Mid-State Board Adopts 2017-18 Budget
For the City Times
WISCONSIN RAPIDS – Mid-State Technical College’s Board of Directors adopted its 2017–18 budget following a public hearing during their June 19 meeting in Wisconsin Rapids. The annual budget went into effect on July 1, 2017.
The new General Fund Operations budget is $30.9 million, a $718,000 decrease from the amended 2016–17 Fiscal Year budget. The operational budget was prepared with the assumption of steady enrollments as compared to 2016–17.
As in years past, College administrators were tasked with developing a budget that balances the needs of its students and communities with budgetary resources. The higher education industry is also in a state of rapid change, and Mid-State has aggressively sought to address that change through its 2015–2020 Strategic Plan, a key driver throughout the budget development process.
“Our thoughtful approach to budgeting and planning reflects Mid-State’s ongoing determination to enhance student success and organizational effectiveness through relevant programs and services, pursuit of opportunities and a proactive response to the needs of our local businesses and communities,” said Board Chairperson Betty Bruski Mallek via an introductory letter contained in the college’s budget booklet.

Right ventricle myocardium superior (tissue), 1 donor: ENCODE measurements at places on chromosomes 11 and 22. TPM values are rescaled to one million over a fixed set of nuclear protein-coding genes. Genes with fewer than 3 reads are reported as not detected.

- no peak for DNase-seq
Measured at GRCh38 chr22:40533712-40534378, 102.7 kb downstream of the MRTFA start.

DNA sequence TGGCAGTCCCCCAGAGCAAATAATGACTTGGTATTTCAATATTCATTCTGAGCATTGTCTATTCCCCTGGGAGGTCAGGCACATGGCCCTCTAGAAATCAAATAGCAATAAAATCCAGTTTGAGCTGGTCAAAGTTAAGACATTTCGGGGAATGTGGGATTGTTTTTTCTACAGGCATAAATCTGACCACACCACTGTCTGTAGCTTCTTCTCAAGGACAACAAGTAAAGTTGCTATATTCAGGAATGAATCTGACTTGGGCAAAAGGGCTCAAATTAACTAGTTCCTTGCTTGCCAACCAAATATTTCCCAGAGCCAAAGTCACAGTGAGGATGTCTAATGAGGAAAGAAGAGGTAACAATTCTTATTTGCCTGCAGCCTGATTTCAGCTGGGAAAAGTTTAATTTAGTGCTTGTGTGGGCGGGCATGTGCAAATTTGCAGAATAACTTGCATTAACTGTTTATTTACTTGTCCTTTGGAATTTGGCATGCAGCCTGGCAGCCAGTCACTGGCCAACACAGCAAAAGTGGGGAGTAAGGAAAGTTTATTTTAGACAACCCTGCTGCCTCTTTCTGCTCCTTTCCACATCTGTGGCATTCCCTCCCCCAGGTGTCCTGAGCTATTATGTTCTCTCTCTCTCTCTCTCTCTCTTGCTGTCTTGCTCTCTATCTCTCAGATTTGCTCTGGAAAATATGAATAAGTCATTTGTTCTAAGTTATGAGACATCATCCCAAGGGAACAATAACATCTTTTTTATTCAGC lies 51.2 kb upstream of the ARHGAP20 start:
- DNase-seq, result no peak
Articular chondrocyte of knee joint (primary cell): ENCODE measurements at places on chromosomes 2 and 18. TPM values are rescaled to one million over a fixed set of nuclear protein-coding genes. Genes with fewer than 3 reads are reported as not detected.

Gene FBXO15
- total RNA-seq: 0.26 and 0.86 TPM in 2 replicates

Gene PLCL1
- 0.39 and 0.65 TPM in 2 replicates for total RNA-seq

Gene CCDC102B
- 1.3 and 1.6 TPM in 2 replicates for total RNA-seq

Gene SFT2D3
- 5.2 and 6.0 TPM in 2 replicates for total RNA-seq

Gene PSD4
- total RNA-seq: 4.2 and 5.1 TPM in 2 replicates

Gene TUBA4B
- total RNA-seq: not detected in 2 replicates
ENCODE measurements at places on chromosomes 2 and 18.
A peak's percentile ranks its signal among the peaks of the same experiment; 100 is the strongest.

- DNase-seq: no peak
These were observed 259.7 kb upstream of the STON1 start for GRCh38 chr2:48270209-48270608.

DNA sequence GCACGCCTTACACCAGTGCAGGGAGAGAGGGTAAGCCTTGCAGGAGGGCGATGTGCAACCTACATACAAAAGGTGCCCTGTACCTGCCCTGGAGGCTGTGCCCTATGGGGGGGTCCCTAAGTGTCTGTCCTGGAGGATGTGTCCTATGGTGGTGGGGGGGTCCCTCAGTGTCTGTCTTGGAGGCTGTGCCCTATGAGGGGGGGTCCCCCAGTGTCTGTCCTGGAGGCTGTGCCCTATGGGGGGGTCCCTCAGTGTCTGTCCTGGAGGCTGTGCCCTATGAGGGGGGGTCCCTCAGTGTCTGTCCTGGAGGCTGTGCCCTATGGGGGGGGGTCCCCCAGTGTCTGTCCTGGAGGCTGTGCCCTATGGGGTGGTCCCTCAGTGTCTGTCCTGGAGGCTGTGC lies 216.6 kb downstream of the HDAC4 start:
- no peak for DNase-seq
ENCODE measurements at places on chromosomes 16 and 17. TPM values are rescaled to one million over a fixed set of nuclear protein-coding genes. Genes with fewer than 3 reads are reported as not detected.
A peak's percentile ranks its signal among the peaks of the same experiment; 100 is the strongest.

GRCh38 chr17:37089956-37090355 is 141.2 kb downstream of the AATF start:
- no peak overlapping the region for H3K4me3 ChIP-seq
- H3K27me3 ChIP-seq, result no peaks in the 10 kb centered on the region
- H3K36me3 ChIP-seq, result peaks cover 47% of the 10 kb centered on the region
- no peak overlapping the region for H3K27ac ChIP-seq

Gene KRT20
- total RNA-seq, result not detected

According to Greg Bruckbauer, business operations manager, the College’s mill rate is projected to increase just 1.7 cents per $100,000 of equalized property value, increasing the tax bill for a $100,000 home from $86.18 last year to a projected $87.85 in the coming year. Mid-State poses a considerably lower impact than other taxing authorities because the College serves a broad tax base of 97 municipalities in all or parts of Adams, Clark, Jackson, Juneau, Marathon, Portage, Waushara and Wood counties.
“This budget funds our ongoing work to offer innovative programs and access to world-class technology, facilities and services,” said Bruckbauer. “With these resources, we can continue to produce confident, in-demand graduates to meet the growing need for skilled professionals in central Wisconsin.”